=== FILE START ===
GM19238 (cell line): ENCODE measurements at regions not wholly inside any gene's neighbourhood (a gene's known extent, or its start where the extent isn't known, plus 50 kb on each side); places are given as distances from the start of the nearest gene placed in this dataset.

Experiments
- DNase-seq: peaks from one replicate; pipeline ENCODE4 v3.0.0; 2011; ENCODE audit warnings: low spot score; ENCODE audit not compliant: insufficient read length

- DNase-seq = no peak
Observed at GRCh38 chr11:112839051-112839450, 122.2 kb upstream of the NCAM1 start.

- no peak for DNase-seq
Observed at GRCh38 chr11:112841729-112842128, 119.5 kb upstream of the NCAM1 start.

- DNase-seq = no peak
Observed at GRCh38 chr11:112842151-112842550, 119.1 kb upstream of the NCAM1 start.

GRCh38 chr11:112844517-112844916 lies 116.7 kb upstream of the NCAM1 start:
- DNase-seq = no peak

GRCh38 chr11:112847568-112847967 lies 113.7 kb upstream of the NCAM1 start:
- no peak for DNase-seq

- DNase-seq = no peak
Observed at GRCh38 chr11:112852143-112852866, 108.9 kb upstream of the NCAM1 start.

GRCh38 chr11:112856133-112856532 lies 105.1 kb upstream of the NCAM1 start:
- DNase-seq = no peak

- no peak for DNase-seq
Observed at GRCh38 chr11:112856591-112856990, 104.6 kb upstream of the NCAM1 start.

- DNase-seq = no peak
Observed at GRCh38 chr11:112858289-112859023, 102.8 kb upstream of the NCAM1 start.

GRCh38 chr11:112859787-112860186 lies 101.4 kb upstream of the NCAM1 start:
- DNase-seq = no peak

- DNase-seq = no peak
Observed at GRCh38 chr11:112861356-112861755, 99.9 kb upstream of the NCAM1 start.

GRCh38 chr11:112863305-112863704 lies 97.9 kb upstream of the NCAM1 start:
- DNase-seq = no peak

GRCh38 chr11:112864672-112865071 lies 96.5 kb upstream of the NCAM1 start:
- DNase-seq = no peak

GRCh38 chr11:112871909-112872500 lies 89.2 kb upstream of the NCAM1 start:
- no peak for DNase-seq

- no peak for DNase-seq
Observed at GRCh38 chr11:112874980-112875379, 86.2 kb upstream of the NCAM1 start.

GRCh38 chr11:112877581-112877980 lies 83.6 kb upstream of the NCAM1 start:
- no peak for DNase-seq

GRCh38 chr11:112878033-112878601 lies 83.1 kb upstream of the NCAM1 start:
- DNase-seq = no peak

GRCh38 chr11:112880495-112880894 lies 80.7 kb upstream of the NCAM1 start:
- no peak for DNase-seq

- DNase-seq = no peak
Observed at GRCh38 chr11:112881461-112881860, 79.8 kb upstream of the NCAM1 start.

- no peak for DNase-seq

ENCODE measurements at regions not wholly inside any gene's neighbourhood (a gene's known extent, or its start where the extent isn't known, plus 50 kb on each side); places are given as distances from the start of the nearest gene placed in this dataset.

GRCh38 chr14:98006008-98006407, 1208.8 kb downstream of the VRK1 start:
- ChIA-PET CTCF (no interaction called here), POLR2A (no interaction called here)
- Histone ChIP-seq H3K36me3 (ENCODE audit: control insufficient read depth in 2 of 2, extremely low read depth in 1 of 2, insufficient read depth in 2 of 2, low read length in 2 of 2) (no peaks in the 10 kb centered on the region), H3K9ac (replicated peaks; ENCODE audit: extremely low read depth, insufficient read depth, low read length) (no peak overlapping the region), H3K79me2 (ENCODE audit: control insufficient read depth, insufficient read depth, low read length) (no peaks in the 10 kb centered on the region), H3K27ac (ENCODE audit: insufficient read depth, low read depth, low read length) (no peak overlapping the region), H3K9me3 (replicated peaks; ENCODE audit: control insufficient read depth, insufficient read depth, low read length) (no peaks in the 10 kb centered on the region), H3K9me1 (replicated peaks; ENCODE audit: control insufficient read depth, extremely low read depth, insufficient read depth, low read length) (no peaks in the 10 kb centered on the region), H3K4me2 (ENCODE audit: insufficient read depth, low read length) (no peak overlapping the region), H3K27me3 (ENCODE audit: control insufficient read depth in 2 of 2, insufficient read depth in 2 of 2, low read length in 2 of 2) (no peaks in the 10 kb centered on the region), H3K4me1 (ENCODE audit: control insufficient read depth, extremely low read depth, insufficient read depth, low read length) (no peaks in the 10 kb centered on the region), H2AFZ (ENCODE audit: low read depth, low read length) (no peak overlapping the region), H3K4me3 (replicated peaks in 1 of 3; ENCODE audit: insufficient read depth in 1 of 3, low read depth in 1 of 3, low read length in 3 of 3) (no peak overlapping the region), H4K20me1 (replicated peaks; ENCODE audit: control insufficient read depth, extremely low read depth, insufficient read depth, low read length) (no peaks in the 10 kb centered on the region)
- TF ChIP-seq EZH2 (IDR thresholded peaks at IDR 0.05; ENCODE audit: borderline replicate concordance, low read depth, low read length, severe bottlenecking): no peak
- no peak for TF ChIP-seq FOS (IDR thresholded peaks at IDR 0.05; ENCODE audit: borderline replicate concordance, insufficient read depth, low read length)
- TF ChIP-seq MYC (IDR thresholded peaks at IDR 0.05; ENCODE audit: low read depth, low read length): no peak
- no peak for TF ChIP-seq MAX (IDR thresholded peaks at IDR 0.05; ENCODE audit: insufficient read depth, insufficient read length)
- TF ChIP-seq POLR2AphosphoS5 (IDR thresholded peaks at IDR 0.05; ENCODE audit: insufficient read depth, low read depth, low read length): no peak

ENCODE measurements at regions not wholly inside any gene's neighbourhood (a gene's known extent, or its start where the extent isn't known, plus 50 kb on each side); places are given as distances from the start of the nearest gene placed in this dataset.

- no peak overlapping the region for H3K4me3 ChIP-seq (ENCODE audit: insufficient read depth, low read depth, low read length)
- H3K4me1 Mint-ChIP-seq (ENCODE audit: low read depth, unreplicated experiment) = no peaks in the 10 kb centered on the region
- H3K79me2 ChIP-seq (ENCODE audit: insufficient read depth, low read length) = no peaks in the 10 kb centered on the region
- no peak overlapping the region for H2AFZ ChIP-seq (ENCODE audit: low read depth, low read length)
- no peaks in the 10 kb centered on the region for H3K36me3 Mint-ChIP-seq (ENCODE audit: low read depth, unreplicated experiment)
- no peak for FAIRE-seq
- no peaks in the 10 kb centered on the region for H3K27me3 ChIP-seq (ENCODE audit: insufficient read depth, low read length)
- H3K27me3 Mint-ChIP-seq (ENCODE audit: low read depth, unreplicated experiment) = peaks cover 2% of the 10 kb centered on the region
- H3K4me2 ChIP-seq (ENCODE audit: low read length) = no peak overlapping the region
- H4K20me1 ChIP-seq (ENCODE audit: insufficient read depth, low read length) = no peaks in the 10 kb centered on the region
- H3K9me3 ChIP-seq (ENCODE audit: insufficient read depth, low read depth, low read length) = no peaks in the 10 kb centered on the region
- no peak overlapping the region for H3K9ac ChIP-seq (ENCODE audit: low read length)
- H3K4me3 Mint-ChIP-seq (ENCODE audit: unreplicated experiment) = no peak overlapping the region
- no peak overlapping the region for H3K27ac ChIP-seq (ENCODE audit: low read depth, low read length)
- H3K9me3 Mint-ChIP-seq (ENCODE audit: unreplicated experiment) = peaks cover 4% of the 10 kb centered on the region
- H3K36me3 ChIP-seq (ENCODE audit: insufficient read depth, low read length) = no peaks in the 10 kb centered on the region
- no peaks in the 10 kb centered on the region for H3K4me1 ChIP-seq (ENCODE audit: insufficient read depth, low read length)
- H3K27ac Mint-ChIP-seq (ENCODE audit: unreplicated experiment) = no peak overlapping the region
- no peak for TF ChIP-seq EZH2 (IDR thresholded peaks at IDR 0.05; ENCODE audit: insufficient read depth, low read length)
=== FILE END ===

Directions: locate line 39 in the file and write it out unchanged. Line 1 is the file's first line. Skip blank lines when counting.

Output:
- no peak for DNase-seq